CQC Fine Average Increases by 242% to more than £550,000

Analysis conducted by Shakespeare Martineau reveled that CQC prosecution and fining of care homes has increased post-pandemic.

The data showed that compared to pre-pandemic (2017-2019), CQC prosecutions have increased by 50% post-pandemic (2020-2022), rising from 30 to 45.

Further data reveled that the average fine is now in excess of £550,000 compared to £160,000 pre-pandemic, amounting to a 242% increase.

These findings shouldn’t be all that surprising because the trend of the CQC has been to ramp up inspection activity as well as increase regulatory enforcement action taken against providers.

However, the longer term impacts of this type of action and the current trend could be cause for concerns for the sector as a whole.

To start, there is already a shortage of funding from local authorities, which has cascaded into poor pay for staff which has resulted in a staffing shortage because workers are finding better paying jobs in other sectors. This general increase in fine levels will only exacerbate the immense pressure that the sector is already under.

This is not to say that in certain cases fines are not warranted and should not be given out to serve as a warning to other providers that failure to comply with regulations and duties will not be tolerated. However, at Ridouts we have seen a tendency for the CQC to overexaggerate the severity of the risks they allege to be present as well as heavy reliance on unsubstantiated anonymous allegations. Such allegations should be corroborated with available documentation or the CQC conducting its own observations during inspections. This has led to some very unfair and unwarranted downgrades in ratings and disproportionate regulatory action being taken against providers. This has severe consequences for their reputation and in turn impacts the viability of their businesses.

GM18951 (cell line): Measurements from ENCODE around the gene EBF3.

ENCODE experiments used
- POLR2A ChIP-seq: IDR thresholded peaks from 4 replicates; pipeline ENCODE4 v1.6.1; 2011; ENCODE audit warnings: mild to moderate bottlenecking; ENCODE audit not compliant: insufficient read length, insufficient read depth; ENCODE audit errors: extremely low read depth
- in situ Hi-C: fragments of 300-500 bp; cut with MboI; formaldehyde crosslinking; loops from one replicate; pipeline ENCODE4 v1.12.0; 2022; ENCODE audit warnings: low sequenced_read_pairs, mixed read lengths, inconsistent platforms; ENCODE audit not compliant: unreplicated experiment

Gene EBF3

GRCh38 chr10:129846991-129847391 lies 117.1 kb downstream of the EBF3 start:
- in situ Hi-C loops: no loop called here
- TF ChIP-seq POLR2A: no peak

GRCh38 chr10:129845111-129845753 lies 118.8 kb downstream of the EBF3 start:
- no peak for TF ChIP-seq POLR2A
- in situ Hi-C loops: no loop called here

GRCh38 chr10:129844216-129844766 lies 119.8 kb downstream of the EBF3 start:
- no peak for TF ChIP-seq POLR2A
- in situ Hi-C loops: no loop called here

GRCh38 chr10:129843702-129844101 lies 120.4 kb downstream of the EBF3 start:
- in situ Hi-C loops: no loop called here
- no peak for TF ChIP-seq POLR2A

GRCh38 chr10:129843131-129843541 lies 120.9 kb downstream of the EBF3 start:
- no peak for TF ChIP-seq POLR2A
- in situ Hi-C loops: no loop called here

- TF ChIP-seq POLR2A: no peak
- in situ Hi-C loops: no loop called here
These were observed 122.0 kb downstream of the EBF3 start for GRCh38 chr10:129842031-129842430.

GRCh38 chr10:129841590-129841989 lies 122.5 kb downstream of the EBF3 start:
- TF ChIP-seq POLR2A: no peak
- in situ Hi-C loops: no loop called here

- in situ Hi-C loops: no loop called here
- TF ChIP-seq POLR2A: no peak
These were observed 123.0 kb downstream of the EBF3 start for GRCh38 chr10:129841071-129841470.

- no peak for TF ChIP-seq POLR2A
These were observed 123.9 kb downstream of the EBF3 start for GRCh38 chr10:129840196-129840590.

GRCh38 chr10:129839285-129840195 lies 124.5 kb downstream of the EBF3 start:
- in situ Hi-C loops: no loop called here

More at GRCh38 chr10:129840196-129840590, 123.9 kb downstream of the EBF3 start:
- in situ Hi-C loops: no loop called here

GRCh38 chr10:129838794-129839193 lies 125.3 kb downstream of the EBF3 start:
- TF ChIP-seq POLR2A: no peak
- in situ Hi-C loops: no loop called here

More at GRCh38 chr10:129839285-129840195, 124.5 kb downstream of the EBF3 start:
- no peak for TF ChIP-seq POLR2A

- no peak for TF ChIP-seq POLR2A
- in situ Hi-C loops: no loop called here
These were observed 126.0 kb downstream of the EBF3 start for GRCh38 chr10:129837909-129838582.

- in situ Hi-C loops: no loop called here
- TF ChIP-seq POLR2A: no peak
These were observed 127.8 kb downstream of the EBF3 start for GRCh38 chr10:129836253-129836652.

Further, it appears that the threat of prosecution may also be looming for some providers. Based on the CQC’s growing aggressive approach to inspections, it is not incomprehensible that a similar approach may be taken when it comes to decisions on prosecutions. Again, the risk here would be that prosecutions are pursued on an insufficient evidence base, but by the time providers are able to successfully challenge such action the reputational harm will already be done.

All of this comes amidst the CQC making many changes to their inspection approach. The next year will be very telling of how the CQC manages backlash to their current approach and its ability to adapt to the sector mood and work in a cooperative and supportive manner with providers.

If you need help navigating CQC inspections or have any other concerns regarding regulatory action, Ridouts’ team of specialist solicitors is here to help. Please call us on 020 7317 0340 or email at info@ridout-law.com.

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